Identity Theft: Minimize Your Risk
Identity theft is the fastest growing crime in America. According to the Federal
Trade Commission, the number of identity theft incidents reached 9.9 million
in 2003. These crimes are estimated to have taken the average victim $500 and
30 hours to resolve.
From stolen Credit Cards to total identity kidnapping, these ugly and prevalent
crimes are hard to prevent and often difficult to correct. Although it is hard
to truly avoid becoming a victim of identity theft, there are a few ways you
can guard against this damaging crime.
1. Types of identity theft
Identity theft crimes range from purse snatchings to kingpin-style fraud rings.
The definition of identity theft is a crime in which an imposter obtains key
pieces of personal information, such as a Social Security number, in order to
impersonate someone else. Identity theft can occur when someone takes your mail,
steals your wallet or swipes your records from an institution. Most cases can
be resolved fairly easily if they are caught early. Creditors and banks usually
hold you responsible for only the first $50 of fraudulent charges. The most serious
cases of fraud can take several years and many resources to resolve.
2. Preventative measures
In this world of smiling strangers, it can be tough to keep your identity
safe. The best security policy is to be aware of fraud and cautious about where
you share personal information. Check your account statements carefully each
month and keep an eye out for suspicious activity on your credit report. A paper
shredder can also be a powerful tool for making sure personal information and
pre-approved credit offers don't end up in the wrong hands.
3. If your identity is stolen
If you suspect that your identity has been stolen, the first step is to get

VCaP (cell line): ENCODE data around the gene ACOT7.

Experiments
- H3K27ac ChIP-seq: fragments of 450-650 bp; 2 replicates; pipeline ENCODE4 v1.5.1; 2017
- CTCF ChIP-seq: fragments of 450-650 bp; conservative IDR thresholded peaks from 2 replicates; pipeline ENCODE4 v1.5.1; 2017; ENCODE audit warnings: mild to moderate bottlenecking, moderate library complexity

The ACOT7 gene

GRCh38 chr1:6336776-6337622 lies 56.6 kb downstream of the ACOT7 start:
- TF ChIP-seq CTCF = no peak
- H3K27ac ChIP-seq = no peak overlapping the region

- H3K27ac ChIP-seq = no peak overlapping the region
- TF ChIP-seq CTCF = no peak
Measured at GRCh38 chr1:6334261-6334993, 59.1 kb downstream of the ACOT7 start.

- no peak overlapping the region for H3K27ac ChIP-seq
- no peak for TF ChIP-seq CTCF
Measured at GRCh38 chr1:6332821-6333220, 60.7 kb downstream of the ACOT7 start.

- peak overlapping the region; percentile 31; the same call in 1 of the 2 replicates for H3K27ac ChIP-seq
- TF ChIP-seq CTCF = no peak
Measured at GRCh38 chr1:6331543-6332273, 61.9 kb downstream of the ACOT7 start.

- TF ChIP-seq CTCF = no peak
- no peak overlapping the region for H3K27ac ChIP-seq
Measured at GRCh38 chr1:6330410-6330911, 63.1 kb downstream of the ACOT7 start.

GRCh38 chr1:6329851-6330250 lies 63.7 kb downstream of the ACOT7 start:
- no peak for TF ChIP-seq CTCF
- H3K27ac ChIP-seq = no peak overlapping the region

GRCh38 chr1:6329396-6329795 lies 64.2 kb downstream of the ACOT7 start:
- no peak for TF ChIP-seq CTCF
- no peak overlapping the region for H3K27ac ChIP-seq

all the facts about the damage. Become your own detective-search your credit
report and bank accounts for clues. Ask your creditors to immediately cancel
any fraudulent charges and consider putting a security alert on your credit report.
If the theft is serious, file a police report. If fraudulent records start to
show up on your credit report, send letters of dispute to the reporting agencies
with copies of documentation supporting your claim. Signing up with a credit
monitoring service will inform you of changes to your credit. It may take a while
to fully recover the security of your accounts, but it's crucial that you don't
let the fraud escalate.
Copyright Steven Presar
Here is a list of actions that you can take to avoid becoming a victim of identity
Criminals tend to pick ATMs without security cameras. Whenever possible, seek out ATMs with security cameras.(including ATMs located inside businesses, and at branch banks during business-hours), and try to plan your ATM visits to limit your after-hours ATM use. Be aware of your surroundings and use common sense, particularly at night. If you observe or sense suspicious persons or circumstances, don't use the ATM at that time. Have your ATM card ready and in your hand as you approach the ATM. Don't wait to get to the ATM to take your card out of your pocket, wallet or purse.